Guadalupe Posadas Catrinas and Calaveras

01. Posada was known for his "broadside" publications, hese were large one-sided publications that were printed on very cheap newsprint and distributed all throughout the country. Similar to advertising posters, these became extremely popular and were purchased by all elements of the Mexican population.  They were so cleverly illustrated that even those who could not read were able to understand the messages they conveyed.| 02. Posada standing at the entrance to his Lithography/printing shop in Mexico | 03.The skeleton of the people’s editor (Antonio Vanegas Arroyo) with whom Posada began his lithography career.

Posada's drawings and editorials were distributed in larger quantities around November 1st and 2nd and the common folk of Mexico would often include them in "Offrendas" elaborate altars erected to honor the memory of friends and family members who had died. Thus the drawings and editorials became further associated with "El Dia de los Muertos".

Posada's work would also draw attention the great civil unrest that was making its way through the towns and cities of Mexico, charging the country and it's people toward an inevitable revolution. The farmers and working-class peoples of Mexico were frustrated and angered by the widening wealth gap between the barons, magnates, and politicians of Mexican society many of whom were not elected by the people yet ruled the country with fears tyranny. These illustrations by Posada kept the fires fueled, and the emotions high amongst the Mexican populace where many were illiterate, and not a word was necessary to convey the message.

Posada the Mexican artist of La Calavera

01.A depiction of Posada (drawn of himself) gazing out his window while watching the revolution unfold as he had predicted. The bottom 3 detailed photos are of the conflict and political satire. | 02. The drawing that Posada is best known for "La Catrina".

Many people like to say that history repeats itself, but nothing could be further from the truth. History has never exactly repeated itself. Mark Twain once said, "history doesn't repeat itself, but it does rhyme". Whether repetitious or not, it is essential to recognize the parallels along the way.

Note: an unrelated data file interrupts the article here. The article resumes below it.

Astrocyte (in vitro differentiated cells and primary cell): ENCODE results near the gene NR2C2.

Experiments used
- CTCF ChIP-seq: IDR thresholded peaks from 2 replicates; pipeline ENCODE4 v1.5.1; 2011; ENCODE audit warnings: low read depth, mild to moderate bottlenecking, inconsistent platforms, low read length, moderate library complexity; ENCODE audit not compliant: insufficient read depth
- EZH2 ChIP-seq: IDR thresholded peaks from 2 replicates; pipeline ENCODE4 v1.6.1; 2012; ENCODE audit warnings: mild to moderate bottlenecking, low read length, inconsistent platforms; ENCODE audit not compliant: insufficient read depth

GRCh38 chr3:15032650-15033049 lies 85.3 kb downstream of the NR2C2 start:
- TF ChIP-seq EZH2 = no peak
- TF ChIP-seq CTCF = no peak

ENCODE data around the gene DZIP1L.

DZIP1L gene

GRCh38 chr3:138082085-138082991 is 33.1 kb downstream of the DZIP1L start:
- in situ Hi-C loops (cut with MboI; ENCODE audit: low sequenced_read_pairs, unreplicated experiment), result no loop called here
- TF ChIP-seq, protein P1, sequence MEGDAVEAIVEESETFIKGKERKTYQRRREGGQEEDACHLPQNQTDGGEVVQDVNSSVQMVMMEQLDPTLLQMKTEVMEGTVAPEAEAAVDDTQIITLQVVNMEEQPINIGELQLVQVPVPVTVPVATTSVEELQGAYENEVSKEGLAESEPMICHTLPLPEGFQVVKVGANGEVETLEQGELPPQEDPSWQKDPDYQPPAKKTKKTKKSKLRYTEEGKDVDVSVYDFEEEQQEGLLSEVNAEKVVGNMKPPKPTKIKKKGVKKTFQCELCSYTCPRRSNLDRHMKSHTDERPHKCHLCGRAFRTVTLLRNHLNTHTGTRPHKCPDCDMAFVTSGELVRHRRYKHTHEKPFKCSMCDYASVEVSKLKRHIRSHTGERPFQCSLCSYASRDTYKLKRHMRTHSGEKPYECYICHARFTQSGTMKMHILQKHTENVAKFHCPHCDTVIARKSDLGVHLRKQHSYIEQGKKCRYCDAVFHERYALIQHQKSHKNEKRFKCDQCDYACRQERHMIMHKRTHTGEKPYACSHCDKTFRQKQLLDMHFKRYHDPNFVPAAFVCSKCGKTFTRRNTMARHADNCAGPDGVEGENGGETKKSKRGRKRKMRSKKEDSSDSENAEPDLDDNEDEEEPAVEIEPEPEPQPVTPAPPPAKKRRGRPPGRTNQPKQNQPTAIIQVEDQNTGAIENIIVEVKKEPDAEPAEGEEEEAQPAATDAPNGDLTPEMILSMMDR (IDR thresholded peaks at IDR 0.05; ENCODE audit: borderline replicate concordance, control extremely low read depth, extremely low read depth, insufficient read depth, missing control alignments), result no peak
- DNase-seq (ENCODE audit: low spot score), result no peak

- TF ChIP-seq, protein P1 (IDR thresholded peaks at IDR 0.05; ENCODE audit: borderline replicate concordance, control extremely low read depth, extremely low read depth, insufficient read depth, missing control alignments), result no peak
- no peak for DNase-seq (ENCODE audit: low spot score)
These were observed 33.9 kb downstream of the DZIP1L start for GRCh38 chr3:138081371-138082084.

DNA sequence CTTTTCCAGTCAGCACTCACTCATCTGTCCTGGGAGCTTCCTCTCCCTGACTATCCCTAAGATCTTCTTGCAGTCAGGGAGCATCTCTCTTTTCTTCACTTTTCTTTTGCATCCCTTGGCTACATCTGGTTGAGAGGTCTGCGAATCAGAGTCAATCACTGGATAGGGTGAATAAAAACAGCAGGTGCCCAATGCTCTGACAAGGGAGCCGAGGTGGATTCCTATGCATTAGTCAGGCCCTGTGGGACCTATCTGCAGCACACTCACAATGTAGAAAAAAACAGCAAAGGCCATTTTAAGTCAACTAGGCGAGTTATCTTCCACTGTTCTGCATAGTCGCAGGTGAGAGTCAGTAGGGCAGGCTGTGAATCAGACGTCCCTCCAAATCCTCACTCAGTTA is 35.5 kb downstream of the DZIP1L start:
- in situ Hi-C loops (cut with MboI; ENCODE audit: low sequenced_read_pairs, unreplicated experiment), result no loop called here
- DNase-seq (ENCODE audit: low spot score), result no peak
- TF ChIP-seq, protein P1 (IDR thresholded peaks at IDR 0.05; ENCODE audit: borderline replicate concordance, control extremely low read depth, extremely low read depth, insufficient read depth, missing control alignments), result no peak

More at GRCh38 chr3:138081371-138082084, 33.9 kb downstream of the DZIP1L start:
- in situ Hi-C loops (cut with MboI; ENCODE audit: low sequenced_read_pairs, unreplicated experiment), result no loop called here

Posada's art may appear old and some may even say primitive but the messaging is as relevant today as it was century ago. It is rare accomplishment when the body of an artist's work can be the paradigm for a celebration of both life and death while also providing profound political statements. 

Day of the Dead inspired kitchenware and barware

 01. For this Zenwaro signature design the artwork on each trivet was adapted from "La Catrina" José Guadalupe Posada the father of the Catrina circa 1888. View This Item | 02. The Vintage Catrina kitchen canisters, Posada's "La Calavera" Catrina is featured on either side of the canisters available in 3 sizes 100% hand painted in full color and beautiful detail. View This Item | 03. Original art adapted from another of Posada's prints. Fusing retro lucent colors with art of vintage era Mexico is perfectly fitting for this trivet set. Part Andy Warhol, part Day of the Dead an old twist to an essential modern era home accessory. View This Item





Clayton Freeman
Clayton Freeman

Author

Partner, Designer, Importer, and Team Member at Zenwaro™